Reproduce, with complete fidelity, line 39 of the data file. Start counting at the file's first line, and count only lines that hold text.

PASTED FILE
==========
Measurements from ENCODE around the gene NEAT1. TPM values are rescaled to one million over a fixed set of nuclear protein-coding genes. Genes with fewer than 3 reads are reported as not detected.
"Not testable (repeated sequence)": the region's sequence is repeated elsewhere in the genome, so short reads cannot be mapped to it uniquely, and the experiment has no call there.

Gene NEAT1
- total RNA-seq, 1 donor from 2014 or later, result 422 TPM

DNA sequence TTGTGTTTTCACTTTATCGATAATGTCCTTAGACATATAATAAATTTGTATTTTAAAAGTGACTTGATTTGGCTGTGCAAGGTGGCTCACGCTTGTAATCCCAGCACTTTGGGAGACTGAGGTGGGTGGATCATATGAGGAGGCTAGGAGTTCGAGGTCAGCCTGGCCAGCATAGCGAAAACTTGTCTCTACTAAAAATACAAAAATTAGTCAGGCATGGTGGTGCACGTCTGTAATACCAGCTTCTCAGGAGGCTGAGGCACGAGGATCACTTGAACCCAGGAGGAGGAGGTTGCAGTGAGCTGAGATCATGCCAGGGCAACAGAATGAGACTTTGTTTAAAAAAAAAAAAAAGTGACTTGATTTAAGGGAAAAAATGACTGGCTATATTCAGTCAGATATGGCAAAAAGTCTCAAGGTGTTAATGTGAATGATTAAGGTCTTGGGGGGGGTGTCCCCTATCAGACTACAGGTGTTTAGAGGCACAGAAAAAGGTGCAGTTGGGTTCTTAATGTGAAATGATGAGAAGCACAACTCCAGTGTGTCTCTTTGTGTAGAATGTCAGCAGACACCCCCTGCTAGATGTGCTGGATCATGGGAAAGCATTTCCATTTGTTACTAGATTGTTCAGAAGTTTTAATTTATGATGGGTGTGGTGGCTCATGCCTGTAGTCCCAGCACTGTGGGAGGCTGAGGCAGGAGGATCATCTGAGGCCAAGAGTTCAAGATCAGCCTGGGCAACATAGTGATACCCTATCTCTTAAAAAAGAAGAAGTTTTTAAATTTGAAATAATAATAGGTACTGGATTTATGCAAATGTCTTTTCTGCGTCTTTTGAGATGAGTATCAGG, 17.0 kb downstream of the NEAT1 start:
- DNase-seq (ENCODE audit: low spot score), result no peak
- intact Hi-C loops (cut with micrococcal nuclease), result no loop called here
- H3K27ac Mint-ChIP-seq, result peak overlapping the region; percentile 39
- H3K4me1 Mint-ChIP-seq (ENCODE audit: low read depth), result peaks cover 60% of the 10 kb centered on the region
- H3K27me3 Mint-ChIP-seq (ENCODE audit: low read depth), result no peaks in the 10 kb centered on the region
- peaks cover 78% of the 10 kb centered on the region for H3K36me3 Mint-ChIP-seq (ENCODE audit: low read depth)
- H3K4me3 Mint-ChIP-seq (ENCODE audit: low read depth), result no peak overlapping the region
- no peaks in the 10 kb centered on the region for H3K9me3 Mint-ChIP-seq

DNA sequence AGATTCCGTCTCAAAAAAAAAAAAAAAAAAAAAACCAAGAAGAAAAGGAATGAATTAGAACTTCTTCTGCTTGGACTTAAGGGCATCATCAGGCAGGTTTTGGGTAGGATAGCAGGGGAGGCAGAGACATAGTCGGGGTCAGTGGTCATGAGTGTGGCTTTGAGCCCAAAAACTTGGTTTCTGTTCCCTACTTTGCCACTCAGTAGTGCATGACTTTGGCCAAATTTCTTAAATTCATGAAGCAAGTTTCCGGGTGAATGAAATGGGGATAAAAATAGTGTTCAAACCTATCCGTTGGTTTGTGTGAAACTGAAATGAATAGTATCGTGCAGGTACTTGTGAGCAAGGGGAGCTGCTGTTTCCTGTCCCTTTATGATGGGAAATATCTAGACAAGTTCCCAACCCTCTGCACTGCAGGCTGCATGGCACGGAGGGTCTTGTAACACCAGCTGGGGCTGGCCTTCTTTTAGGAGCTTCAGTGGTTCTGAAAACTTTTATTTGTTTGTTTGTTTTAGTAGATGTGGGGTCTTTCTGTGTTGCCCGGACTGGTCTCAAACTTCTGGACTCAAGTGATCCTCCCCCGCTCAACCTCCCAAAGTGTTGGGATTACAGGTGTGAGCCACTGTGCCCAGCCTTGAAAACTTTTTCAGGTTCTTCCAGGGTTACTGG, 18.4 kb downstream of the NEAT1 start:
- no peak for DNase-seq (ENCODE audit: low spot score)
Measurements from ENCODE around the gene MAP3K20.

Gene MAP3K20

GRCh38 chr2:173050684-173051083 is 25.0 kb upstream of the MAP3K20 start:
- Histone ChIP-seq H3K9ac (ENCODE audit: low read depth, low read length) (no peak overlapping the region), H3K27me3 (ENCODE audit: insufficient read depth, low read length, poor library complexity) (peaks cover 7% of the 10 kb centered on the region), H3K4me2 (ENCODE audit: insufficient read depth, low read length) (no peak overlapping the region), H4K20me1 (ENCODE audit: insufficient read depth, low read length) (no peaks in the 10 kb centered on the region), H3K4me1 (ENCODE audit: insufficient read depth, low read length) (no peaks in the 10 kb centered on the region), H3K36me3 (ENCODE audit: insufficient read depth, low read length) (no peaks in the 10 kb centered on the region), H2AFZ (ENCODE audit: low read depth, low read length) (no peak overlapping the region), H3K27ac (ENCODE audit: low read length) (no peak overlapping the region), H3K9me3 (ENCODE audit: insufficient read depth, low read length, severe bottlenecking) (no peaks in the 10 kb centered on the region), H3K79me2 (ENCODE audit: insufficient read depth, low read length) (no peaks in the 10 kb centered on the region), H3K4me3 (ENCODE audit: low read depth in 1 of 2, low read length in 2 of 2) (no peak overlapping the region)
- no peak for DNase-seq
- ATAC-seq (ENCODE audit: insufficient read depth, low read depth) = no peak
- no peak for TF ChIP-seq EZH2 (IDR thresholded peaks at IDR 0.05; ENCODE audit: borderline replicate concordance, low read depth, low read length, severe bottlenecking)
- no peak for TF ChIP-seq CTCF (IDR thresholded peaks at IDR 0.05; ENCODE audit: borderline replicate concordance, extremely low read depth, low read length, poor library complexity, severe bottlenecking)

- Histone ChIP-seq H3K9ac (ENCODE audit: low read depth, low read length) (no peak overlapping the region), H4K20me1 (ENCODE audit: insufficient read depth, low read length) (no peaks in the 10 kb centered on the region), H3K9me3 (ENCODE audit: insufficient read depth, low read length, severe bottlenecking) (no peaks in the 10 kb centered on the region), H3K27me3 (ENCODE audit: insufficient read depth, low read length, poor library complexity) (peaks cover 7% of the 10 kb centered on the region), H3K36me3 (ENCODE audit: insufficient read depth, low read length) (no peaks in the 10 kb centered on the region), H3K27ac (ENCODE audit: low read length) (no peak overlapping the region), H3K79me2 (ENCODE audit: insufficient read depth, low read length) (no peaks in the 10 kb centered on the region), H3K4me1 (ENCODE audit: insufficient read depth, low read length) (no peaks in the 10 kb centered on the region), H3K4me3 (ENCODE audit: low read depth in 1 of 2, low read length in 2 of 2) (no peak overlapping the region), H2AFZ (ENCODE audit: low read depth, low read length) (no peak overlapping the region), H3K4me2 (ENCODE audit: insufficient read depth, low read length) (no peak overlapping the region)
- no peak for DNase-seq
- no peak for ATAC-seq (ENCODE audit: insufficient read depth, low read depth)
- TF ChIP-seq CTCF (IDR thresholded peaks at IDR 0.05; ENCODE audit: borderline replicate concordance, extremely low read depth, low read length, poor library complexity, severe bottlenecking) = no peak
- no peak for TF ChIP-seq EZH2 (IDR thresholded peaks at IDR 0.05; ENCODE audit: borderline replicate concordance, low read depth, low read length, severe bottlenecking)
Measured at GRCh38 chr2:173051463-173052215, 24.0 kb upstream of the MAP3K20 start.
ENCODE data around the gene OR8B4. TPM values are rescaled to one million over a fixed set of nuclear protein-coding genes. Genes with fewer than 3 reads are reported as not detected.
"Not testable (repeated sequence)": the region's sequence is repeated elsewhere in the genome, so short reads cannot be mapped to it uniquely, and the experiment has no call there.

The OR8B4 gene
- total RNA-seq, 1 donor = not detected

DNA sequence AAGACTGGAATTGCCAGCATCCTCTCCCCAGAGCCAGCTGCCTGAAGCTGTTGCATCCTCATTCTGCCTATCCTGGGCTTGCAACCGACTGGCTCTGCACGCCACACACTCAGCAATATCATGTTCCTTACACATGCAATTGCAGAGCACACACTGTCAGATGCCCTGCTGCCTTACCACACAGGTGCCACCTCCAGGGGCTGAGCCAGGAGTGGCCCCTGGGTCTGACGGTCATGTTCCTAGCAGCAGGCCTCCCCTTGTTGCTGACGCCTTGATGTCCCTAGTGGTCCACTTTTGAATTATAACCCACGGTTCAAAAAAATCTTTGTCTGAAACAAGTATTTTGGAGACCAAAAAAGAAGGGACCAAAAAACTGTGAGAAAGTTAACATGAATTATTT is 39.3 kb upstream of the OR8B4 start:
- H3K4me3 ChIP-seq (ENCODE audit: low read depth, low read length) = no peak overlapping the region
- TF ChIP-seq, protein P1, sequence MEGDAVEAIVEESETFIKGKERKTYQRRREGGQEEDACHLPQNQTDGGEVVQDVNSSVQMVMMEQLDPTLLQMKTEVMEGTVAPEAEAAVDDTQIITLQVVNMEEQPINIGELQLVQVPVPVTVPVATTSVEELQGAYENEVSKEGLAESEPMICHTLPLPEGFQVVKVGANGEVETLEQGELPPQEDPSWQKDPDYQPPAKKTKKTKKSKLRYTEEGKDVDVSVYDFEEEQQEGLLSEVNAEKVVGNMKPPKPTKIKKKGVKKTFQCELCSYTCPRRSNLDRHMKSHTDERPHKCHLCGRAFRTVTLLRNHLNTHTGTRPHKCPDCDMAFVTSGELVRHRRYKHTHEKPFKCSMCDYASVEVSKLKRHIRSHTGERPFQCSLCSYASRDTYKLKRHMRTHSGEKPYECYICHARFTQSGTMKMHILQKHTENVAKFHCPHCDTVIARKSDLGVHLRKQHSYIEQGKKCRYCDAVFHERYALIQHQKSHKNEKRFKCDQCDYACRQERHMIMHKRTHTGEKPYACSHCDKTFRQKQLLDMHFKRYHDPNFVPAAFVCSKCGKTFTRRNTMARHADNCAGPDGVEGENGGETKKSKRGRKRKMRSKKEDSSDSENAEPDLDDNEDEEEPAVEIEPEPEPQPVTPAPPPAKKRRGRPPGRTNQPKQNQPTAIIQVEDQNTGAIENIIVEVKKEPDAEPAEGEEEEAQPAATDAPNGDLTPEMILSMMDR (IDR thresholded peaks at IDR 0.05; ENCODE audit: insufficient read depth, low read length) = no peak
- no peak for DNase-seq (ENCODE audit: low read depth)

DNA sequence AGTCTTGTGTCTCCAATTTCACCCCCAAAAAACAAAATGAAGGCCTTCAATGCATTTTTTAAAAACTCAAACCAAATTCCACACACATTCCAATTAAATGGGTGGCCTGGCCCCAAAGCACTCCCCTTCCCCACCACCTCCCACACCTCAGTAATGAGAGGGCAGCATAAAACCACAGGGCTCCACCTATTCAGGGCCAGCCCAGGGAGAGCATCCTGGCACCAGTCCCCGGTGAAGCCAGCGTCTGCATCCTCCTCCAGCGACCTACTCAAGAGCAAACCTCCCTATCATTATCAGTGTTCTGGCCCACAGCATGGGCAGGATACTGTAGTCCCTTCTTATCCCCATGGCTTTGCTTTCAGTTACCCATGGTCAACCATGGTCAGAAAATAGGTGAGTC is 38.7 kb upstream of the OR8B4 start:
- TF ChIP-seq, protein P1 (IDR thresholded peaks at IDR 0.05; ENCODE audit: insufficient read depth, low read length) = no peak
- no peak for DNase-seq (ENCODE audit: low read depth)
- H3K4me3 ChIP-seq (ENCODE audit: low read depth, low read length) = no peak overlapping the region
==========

- TF ChIP-seq, protein P1 (IDR thresholded peaks at IDR 0.05; ENCODE audit: insufficient read depth, low read length) = no peak